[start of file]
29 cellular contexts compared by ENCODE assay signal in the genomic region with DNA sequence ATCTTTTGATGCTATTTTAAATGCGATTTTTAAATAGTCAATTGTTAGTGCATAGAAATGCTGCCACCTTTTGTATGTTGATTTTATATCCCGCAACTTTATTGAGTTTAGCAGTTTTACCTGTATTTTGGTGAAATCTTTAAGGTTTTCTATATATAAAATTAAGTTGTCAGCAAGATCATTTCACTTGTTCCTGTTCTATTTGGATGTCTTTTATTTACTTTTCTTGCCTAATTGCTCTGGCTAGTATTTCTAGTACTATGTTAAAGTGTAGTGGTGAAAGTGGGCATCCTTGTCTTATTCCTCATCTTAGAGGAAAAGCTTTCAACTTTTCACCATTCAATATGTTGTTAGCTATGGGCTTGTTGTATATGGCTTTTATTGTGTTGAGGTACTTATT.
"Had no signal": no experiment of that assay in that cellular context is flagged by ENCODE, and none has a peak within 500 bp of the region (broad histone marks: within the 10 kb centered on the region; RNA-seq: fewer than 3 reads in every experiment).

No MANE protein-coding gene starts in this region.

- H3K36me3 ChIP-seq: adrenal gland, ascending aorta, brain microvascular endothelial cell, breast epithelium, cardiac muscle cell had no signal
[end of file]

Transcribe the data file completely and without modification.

29 cellular contexts compared by ENCODE assay signal in the genomic region with DNA sequence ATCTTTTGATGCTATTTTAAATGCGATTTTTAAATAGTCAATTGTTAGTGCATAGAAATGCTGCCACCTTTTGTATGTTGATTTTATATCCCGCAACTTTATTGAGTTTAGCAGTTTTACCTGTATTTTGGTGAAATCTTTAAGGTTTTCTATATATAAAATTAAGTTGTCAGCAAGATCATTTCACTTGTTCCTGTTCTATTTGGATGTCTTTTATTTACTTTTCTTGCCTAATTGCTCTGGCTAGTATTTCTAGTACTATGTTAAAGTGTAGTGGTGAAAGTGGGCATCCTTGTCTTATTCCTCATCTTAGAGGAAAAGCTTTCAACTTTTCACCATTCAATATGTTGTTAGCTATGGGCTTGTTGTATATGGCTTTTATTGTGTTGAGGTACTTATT.
"Had no signal": no experiment of that assay in that cellular context is flagged by ENCODE, and none has a peak within 500 bp of the region (broad histone marks: within the 10 kb centered on the region; RNA-seq: fewer than 3 reads in every experiment).

No MANE protein-coding gene starts in this region.

- H3K36me3 ChIP-seq: adrenal gland, ascending aorta, brain microvascular endothelial cell, breast epithelium, cardiac muscle cell had no signal